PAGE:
Re: The Standard: Warning: Recession Ahead

From: John Conover <>
Subject: Re: The Standard: Warning: Recession Ahead
Date: 6 May 2001 17:32:57 -0000

Interestingly, the lack of predictability in the US GDP is

As a mathematical expediency most corporate strategies are divided
into short term and long term, (short term being a few months, long
term being more.)

For long term strategies, the size of the window of predictability is
regarded as zero-meaning that the US GDP is treated as an entropic
system that behaves randomly. Strategies are developed that fit into a
framework determined by the average, (the potential gain,) and the
standard deviation, (the risk,) of the marginal increments of the US
GDP or industrial market-usually using monthly or quarterly data.

Short term predictability is an inefficiency, (at least in the sense
of the efficient market hypothesis,) and can be exploited by adjusting
operations to near term GDP/market anticipations faster than anyone
else, by using the like of JIT techniques to minimize WIP risk, etc.

The potential advantage is quite significant.


BTW, what would happen if every company that contributes to the US GDP
did that? Not much, except that it would grow faster. The US GDP would
become entirely entropic, (i.e., unpredictable,) and would be
efficient, and fair. It would be stable, (in the sense that it could
exist like that, forever.) Further, if the average of the marginal
increments equaled the variance, it would be maximally optimal.

Unfortunately, it is a politically inexpedient solution. Such concepts
as monetary/fiscal policy to affect consistency in full employment,
etc., (which has been the paradigm of the last seven decades in all
industrialized countries,) would have to be discarded. Perceived lack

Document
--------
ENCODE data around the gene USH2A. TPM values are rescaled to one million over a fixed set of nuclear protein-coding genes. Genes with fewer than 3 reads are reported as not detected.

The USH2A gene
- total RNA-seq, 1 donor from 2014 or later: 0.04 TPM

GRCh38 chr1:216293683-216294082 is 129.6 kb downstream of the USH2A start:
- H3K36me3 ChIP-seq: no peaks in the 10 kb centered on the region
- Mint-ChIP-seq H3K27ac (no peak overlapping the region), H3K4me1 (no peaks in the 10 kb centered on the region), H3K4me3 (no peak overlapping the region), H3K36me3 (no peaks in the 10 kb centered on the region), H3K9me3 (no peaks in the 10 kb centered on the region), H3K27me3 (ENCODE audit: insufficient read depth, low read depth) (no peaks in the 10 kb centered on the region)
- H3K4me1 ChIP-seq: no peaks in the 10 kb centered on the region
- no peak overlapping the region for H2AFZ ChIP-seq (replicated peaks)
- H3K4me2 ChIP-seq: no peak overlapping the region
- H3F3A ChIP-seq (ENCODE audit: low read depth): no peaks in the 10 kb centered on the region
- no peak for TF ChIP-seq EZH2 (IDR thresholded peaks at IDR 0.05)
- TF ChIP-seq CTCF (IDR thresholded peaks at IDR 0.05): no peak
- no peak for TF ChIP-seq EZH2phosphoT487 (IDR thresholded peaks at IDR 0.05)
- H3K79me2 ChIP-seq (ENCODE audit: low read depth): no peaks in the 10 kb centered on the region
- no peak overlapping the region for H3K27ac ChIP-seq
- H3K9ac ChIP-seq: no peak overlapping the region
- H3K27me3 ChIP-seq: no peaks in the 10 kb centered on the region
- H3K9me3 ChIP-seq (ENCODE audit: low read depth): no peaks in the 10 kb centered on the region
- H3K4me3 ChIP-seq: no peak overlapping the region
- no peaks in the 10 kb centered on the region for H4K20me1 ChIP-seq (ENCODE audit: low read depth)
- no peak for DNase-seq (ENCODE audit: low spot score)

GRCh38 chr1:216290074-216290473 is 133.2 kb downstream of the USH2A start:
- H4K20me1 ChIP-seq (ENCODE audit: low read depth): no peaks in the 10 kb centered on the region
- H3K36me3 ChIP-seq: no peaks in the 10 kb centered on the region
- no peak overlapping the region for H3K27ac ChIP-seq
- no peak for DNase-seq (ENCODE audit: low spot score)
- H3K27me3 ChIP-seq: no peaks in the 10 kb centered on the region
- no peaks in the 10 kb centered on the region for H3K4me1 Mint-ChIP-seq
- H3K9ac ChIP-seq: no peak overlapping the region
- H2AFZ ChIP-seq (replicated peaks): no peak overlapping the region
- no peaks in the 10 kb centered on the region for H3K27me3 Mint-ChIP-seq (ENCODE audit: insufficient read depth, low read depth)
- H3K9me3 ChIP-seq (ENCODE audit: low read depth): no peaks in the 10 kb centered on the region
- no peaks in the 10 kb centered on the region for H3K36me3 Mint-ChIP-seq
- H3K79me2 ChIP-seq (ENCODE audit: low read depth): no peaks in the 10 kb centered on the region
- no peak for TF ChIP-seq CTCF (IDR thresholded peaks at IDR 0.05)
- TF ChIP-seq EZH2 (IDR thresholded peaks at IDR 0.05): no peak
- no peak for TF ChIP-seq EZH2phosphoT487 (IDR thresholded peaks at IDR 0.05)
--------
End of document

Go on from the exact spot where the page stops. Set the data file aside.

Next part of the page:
of influence over economic issues is not an expedient political

(BTW, full employment is not necessarily optimal. It has, in general,
an unsustainable cost. Maximal sustainable employment is when the
GDP's average of its marginal increments equals the variance. However,
maximal employment does not, necessarily, mean full employment.)

John Conover writes:
> In case you are curious, the big US economic recessions since
> Independence happened in 1819, 1833, 1837, 1857, 1873, 1893,
> 1929, (using the GNP/GDP numbers, which are not necessarily
> coincident with the stock market numbers, as far as downturns
> go,) and, (possibly-we don't know yet,) 2000.
> Note that this is the first generation in US history that has not
> had to endure a famine/depression, (at least yet,) and our
> perspective does not include how ugly they really are.
>       John
> BTW, the numbers are interesting. To make predictions-like in the
> attached-the US GDP must be a deterministic system. Finding a
> mechanism that gives zero-free paths representing those numbers is
> a formidable proposition. If that can't be done, then, predictions
> can not be made.
> In NLDS systems, (of which the US GDP is certainly one,) the
> influence of the past on the future deteriorates rapidly-meaning that
> a small window into the past can be used to predict a small window
> into the future, and that is the best that can be done. The size of
> the window for the US GDP, is, at best, a few months, to a 70%, or so,
> accuracy.
> Unfortunately, the prevailing wisdom is that fiscal/monetary policy
> can not be used to influence the fluctuations in the US GDP-which
> was the paradigm of the past seven decades, and has since been
> abandoned.


John Conover,,

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